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Five Things Physicians and Patients Should Question in Hospice and Palliative Medicine

Authors: Daniel Fischberg, Janet Bull, David Casarett, Laura C. Hanson, Scott M. Klein, Joseph Rotella, Thomas Smith, C. Porter Storey Jr., Joan M. Teno, Eric Widera, AAHPM Choosing Wisely Task Force

Journal of Pain and Symptom Management February 2013

Hospice and Palliative Medicine: Physicians and Patients Take Note

Advances in medical science over the last 50 years have been unprecedented, yet the quality of care, efficiency, access and health outcomes in the United States are inferior compared to other developed nations. At a time of dramatically increased spending, an aging population and an increasing illness burden, it is necessary for physicians and patients to choose treatment wisely. In 2008, the Congressional Budget Office estimated that $700 billion annually goes to health care spending that has not been shown to improve health outcomes. The overuse and misuse of tests and treatments exposes patients to potential harm. The American Board of Internal Medicine Foundation’s Choosing Wisely campaign is an effort to encourage the physician leadership to reduce harmful or inappropriate use of resources. Medical societies are asked to identify five tests or procedures commonly used in their field which are of questionable value or harm. The American Academy of Hospice and Palliative Medicine proposed five practices that patients and physicians should question in the care of patients in palliative and hospice care.

A task force identified the five practices that are overused or misused in palliative and hospice care. Members solicited opinions from all members of the Academy and interest groups, and they considered the potential impact and evidence to support the proposed recommendations. The recommendations are:

  1. Don’t recommend percutaneous feeding tubes in patients with advanced dementia; instead, offer oral –assisted feeding.Feeding tubes do not result in improved survival, prevention of aspiration pneumonia or improved healing of pressure ulcers. A small study of bereaved family member interviews reported that 25.9% of decedents with feeding tubes were physically restrained and 29.2% were pharmacologically restrained. Nearly 40% of patients dying with dementia were bothered by the feeding tube.
  2. Don’t delay palliative care for a patient with serious illness who has physical, psychological, social, or spiritual distress because they are pursuing disease-directed treatment.The delivery of palliative care concurrent with the disease-directed treatment can improve the quality of life, symptom control and family satisfaction with care. When patients experience burdensome symptoms, difficult treatment choices or emotional distress related to serious illness, palliative care should be offered in combination with disease-modifying therapy.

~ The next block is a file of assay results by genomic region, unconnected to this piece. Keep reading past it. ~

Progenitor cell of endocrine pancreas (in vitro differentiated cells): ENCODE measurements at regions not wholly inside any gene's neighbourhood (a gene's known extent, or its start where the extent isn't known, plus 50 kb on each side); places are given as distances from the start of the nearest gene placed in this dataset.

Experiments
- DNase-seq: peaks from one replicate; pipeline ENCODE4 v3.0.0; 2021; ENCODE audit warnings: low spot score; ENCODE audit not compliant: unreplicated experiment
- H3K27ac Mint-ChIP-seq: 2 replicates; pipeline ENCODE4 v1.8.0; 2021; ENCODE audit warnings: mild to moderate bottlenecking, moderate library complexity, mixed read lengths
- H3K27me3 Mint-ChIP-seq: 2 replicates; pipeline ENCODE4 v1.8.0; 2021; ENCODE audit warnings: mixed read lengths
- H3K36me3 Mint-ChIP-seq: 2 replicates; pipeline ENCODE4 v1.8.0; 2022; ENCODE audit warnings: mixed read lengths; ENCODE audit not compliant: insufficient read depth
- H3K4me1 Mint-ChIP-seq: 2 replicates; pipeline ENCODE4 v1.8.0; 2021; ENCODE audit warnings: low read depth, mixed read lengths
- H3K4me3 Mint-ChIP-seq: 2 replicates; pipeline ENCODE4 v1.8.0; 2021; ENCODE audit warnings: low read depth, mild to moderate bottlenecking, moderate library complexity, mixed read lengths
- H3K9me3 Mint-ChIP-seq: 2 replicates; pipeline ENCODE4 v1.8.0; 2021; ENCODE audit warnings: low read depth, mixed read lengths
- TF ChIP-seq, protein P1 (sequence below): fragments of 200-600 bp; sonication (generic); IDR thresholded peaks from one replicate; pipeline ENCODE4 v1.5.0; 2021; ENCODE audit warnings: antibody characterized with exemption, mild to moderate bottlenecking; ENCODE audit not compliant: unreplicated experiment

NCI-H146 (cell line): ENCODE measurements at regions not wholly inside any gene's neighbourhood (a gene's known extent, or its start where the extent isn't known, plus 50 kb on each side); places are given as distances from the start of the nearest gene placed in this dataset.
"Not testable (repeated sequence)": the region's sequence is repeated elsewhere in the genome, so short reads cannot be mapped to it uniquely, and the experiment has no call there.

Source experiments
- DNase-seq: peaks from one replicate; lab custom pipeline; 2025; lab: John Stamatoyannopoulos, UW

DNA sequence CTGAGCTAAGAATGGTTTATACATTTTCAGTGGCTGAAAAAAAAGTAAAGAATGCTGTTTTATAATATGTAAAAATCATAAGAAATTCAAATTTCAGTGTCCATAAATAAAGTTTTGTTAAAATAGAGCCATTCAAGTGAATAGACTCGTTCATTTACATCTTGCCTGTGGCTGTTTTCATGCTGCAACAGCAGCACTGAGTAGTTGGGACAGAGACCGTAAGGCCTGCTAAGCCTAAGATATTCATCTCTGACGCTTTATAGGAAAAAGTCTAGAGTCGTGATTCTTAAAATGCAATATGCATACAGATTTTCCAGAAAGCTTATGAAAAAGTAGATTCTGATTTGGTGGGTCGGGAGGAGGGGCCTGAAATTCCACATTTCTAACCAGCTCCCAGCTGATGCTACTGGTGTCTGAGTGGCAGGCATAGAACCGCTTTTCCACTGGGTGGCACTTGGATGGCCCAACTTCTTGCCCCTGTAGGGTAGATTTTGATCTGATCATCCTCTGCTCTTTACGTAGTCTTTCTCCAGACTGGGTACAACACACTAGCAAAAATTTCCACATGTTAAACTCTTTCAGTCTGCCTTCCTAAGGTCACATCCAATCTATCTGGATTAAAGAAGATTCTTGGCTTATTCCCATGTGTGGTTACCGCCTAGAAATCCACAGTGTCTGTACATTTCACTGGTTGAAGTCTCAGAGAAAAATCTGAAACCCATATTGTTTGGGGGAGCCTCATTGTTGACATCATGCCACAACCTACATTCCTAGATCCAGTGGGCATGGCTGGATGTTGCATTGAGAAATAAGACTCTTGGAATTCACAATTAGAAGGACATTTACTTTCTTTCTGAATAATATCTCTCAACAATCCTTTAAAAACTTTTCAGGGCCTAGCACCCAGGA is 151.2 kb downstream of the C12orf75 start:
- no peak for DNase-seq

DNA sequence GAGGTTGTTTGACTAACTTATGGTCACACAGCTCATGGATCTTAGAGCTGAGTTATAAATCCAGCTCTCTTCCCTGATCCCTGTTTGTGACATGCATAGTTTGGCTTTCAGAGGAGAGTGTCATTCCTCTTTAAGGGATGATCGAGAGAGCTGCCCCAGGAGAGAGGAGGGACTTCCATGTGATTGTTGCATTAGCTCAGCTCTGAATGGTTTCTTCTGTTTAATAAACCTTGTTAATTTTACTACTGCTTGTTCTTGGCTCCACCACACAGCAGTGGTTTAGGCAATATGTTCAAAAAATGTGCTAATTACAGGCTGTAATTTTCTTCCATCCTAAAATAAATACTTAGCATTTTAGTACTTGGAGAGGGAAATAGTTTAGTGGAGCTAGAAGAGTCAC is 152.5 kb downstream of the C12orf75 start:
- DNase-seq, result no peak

3. Don’t leave an implantable cardioverter-defibrillator (ICD) activated when it is inconsistent with the patient/family goals.About 25% of patients with ICDs experience a shock from their device within weeks of death. For patients with advanced irreversible disease, defibrillator shocks rarely prevent death, may be painful and are typically distressing to caregivers and family members. The outcome of deactivation allows for a patients natural death from disease progression without the discomfort of futile shocks.
  4. Don’t recommend more than a single fraction (SF) of palliative radiation for an uncomplicated painful bone metastasis.Bone is the most common site of cancer metastases and the most common cause of cancer related pain. The American Society for Therapeutic Radiation Oncology reports that single fraction vs. multiple fraction regimens of external beam radiation for painful bone metastases are equally effective. The single fraction regimen is associated with less side effects and less inconvenience for the patient, but a higher incidence of recurrence (20% compared to 8 % for multiple fraction). Painful bone metastases can usually be retreated at the time of recurrence if they were previously treated with a single fraction of radiation.
  5. Don’t use topical lorazepam, diphenhydramine, and haloperidol gel for nausea.Topical medications can be safe and effective, and the preferred route of delivery for patients unable to swallow pills. A study of healthy volunteers administered these anti-nausea drugs in gel form applied to the skin. No to minimal levels of drug were detected in the blood, demonstrating that they are not absorbed in adequate concentration to provide symptom relief.

Palliative medicine needs to aspire to an evidence base to demonstrate effectiveness. The challenges in caring for the terminally ill and the poorly defined outcomes that identify “effectiveness” are challenges which are not insurmountable. Research is needed to identify novel treatments and advance the science of comfort, and to evaluate the risks and potential benefits of the existing practices.

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